Title: The Scatter Here Is Too Great
Author: Bilal Tanweer
Publisher: Harper Collins, New York (2014)
ISBN: 978 0062 3044 1 4
A spider web crack is a series of hairline fractures spreading out from a central point of impact. Bilal Tanweer makes this image the motif for his short story collection The Scatter Here Is Too Great. The central point of impact is a bomb blast at the Karachi Train Station in Pakistan. All the stories, eight total, radiate out from and connect back to that one point in time.
Tanweer takes a “community” approach to the event. His characters are as interconnected as his stories; appearing, re-appearing and interacting with one another throughout the book; jumping from one story to the next; telling us about their lives before and after the explosion; gradually revealing their thoughts and feelings in first person narratives (with the exception of one story which is told in the third person present tense). All the narrators are male, predominantly young and speak in voices which veer from self-conscious vulnerability to the cocky arrogance peculiar to young men.
More succinctly: these people, who we expect to be no more than a group of strangers whose collective bad karma has resulted in them being at the wrong place at the wrong time, know each other. For example: there is an elderly man, a Communist poet, who passes through several different stories. In one he recites his poetry on the bus and is derided by other passengers. Later we will see him again, on another bus, though the eyes of the troubled boy he sits beside and talks to. In yet another story we recognize him as the narrator’s grandfather, and then as another narrator’s the father, and then he has a brief cameo as the friend of the main character’s father seen from a distance. Sadeq, the boy on the bus befriended by the poet, narrates more than one chapter and over time describes to us what is a remarkably depressing life for one whose only advanced into his early 20’s. Through his story we are linked to another young man who was his childhood friend. And in this way, one thread at a time, we learn about the victims of the bombing. So that when the time comes to tend to the survivors and collect the dead, we have an understanding exactly who each of them is and was in that moment of impact.
Unhelpfully for the purposes of this review, my favorite story is the one that takes place in the weeks after the explosion. The narrator is worried about his brother Akbar, a first responder who develops PTSD as a result of the carnage he confronts in the aftermath of the blast. Akbar is convinced he saw Gog & Magog walking among the bodies of the dead. “If you don’t already know about Gog and Magog, their arrival was supposed to mark the coming of the end of the world… They will bring strife and disharmony and, ultimately the apocalypse to the world.” Akbar’s brother eventually tracks down Gog & Magog and, while they aren’t exactly what they appeared to be, we learn that “what appears strange and complex becomes even stranger and more complicated once you begin to investigate it. That’s the true nature of the world.”
That is Bilal Tanweer’s super power as an author. He has a talent for creating beautiful & strange imagery out of life’s banalities. He’s willing to spend time on the insignificant things we all notice and just as quickly forget. Like a plastic bag blowing in the wind.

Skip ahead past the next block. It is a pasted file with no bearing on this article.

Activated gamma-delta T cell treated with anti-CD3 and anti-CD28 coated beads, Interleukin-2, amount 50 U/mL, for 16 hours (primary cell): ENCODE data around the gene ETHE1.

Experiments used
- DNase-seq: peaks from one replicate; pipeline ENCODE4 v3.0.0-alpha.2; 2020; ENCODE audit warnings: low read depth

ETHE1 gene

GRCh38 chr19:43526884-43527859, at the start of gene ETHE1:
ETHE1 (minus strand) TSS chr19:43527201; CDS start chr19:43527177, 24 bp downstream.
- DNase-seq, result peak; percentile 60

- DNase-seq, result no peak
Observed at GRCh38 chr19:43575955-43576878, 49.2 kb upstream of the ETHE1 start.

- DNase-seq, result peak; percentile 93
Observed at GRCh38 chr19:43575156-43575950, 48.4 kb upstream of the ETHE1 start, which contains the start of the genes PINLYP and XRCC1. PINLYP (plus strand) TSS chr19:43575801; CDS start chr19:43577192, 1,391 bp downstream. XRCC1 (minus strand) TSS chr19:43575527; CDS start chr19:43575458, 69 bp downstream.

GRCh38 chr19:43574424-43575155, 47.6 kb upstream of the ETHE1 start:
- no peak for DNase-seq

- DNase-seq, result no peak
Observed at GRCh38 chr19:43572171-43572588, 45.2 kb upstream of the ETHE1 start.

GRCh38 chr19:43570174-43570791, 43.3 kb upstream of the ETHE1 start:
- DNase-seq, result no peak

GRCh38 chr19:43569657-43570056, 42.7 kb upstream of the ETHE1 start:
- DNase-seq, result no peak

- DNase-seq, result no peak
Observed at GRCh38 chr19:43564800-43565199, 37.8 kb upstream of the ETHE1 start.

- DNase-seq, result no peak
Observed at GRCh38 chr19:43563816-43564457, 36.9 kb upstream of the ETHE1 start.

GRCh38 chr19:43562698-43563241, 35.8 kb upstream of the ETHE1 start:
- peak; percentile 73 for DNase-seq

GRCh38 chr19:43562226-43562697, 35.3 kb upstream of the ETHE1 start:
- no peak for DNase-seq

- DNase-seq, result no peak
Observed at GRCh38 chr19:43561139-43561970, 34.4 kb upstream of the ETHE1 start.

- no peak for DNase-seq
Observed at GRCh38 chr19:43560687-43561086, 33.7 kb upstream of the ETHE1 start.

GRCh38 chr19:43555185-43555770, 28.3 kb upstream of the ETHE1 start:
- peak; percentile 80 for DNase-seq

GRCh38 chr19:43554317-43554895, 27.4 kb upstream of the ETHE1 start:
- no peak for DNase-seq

My eyes were following the blue plastic bag that floated in between the onrushing cars. It curved sideways, rose and cruised and hung in the air, and finally ran into the path of a pedestrian who slapped it with the back of his hand and pushed it over the edge of the bridge. It limped over it and spiraled like a tiny tornado.
Because, when you think about those men & women entering the Twin Towers on 9/11, or boarding trains in London on 7/11, or riding a bus in Syria on a Sunday morning – they were all having normal, ordinary, even boring, days. Until suddenly they weren’t. Tanweer skillfully conveys the individual’s sense of normalcy leading up to a catastrophic event, which is so unfathomable to the reader who already possesses the knowledge of what is about to happen, and then allows the environment to degenerate into the chaos and confusion that must inevitably follow.
The Scatter Here is Too Great was on the shortlist for the DSC Prize. It was not selected as the final winner by the Shadow or actual juries – mostly because despite its ambition (or perhaps because of it) the book has integral flaws. The most obvious is how the voices of all the young men blend together as the book progresses. Less obvious, but ultimately more distracting, is how it works too hard at being a “concept” novel. The opening image of the spiderweb crack is an intriguing one, particularly as the story centers on a bomb blast, and so you want it to fall into place naturally. But Tanweer felt the need to insert (what I guess you could call) an element of metafiction: a writer who pops up to provide a sidebar commentary on what is happening and why. Tanweer doesn’t seem to fully trust his reader. He’s created this writer to explain the structural and creative process… and to a point it succeeds. I was surprised at how well all the stories fit together and played their part in the author’s greater narrative plan. But I didn’t see it until it was explained. And, like that blue plastic bag, I forgot about it just as quickly. One of the highest praises we as a society give to an artist is to say that he or she “makes it look easy”. While The Scatter Here Is Too Great delivers moments of promise, in the end Tanweer succeeds in making it look unaccountably hard.